Waze Accused Of Stealing Map Data From Competing Traffic App

Waze Accused Of Stealing Map Data From Competing Traffic App

How do you catch someone who you think is stealing your map data? Just put locations on the map that don’t exist, and then look for those locations to show up on the alleged thief’s maps. That’s what traffic-alerting app PhantomAlert did when it believed that competitor Waze was stealing its location database. Now PhantomAlert is suing Waze, which has since been purchased by Google. [More]

Soft Drink Companies Fund Fitness Programs, Ungrateful Governments Campaign Against Soda Anyway

Soft Drink Companies Fund Fitness Programs, Ungrateful Governments Campaign Against Soda Anyway

Soft drink companies have an important message to get across to the public: their products can be part of a healthy lifestyle when used occasionally, and when you burn off that Mountain Dew with regular exercise. They’ve even been nice enough to fund fitness programs in many cities, and those ungrateful cities respond by proposing taxes and warning labels for their products. [More]

Fox News Anchor Sues Hasbro Over Toy Hamster With Her Name

Fox News Anchor Sues Hasbro Over Toy Hamster With Her Name

Harris Faulkner, an anchor on the Fox News cable network, is a human and has been on TV for decades. Yet the toy company Hasbro sells a tiny plastic hamster as part of its Littlest Pet Shop line which is named Harris Faulkner. How did the hamster get its name? Is it intended to insult or honor Ms. Faulkner, or just a very strange coincidence? She has sued the company for $5 million dollars, either way. [More]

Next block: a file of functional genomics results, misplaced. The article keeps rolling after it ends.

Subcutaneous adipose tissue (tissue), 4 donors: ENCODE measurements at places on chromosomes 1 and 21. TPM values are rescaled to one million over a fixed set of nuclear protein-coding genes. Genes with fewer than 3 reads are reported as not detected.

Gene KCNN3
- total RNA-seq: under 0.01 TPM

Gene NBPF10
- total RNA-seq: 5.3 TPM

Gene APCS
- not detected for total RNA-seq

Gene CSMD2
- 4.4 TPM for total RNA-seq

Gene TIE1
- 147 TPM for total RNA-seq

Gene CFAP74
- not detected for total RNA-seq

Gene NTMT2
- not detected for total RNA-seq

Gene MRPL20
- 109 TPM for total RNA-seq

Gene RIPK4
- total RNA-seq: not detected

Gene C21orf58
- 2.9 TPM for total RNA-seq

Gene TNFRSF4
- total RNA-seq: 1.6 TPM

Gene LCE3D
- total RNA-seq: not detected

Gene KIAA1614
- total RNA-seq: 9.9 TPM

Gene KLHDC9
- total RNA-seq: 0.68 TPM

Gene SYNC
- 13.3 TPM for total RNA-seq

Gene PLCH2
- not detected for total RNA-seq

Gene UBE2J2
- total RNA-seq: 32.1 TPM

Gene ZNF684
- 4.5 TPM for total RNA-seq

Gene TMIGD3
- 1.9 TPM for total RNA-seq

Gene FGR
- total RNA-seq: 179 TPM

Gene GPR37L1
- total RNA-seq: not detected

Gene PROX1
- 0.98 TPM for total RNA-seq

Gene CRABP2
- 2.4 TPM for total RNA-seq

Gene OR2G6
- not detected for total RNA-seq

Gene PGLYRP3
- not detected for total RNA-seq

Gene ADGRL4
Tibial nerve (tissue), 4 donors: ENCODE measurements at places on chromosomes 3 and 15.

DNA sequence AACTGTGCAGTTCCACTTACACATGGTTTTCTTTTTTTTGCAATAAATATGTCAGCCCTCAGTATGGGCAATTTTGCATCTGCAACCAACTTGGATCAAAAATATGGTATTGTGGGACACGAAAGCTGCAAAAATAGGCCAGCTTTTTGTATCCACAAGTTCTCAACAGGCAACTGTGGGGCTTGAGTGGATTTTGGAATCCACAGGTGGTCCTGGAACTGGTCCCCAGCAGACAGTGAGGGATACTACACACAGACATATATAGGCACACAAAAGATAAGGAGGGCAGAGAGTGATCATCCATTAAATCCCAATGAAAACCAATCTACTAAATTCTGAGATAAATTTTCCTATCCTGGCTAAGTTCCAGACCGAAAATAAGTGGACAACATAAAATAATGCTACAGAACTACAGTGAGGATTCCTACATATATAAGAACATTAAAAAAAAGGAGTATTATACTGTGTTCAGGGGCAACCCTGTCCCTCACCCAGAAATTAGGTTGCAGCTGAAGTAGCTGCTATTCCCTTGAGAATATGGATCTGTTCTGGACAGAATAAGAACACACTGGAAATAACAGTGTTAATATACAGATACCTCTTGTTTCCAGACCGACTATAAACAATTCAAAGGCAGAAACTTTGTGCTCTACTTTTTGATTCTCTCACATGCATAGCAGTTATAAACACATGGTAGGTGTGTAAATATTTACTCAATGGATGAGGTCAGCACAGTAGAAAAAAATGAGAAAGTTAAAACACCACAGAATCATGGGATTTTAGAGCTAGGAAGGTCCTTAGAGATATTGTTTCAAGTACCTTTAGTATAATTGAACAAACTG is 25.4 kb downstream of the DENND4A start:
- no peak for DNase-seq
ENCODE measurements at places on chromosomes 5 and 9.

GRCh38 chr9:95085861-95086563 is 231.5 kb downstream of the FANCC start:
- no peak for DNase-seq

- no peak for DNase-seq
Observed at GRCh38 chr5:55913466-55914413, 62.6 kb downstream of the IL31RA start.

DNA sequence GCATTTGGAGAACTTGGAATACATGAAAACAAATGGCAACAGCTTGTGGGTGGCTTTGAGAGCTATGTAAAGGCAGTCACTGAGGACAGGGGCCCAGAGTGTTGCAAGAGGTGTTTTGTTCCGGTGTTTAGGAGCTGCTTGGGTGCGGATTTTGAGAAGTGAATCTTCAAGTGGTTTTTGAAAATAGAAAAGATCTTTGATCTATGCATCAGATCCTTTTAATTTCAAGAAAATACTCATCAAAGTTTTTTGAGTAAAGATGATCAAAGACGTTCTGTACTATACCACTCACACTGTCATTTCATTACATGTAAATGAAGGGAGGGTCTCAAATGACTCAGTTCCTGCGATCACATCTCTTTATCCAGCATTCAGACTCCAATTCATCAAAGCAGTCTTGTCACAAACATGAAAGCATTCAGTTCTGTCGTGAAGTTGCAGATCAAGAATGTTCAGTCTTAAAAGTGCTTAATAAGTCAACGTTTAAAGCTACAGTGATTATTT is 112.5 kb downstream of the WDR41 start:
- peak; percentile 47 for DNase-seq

Police Put Up Signs To Remind Motorists How Stop Signs Work

Police Put Up Signs To Remind Motorists How Stop Signs Work

Can a financial incentive make people change their driving habits? One police department in Pennsylvania is taking a slightly passive-aggressive approach to preventing accidents with signs that remind motorists how stop signs work. “Complete Stops: FREE,” the signs say. “Rolling Stops: $128.50. Your choice.” Police in neighboring towns are interested in the signs now, too. [More]

(Mike Matney)

Should The USPS Open Up Mailboxes To All Kinds Of Deliveries?

What are mailboxes? What are they used for, and what should they be used for? In the delivery biz now, companies are wondering what goes in our mailboxes, what a mailbox should be, and who should be allowed to have access to them. Now, only you and your mail carrier are legally allowed to use your mailbox. Should that change? Should package delivery companies have access? What about grocery deliveries? What about your dry cleaning? [More]

The U.S. Postal Service Is Open To Delivering Anything To Raise Cash

The U.S. Postal Service Is Open To Delivering Anything To Raise Cash

Do you need something delivered? Perhaps a case of water, some booze, or maybe a box of fresh fish? Consider turning to the same people who bring you birthday cards and jury duty summonses: the U.S. Postal Service is now delivering groceries to customers in seven cities, and also doing same-day delivery in some markets of things you might not expect to see on a postal truck. [More]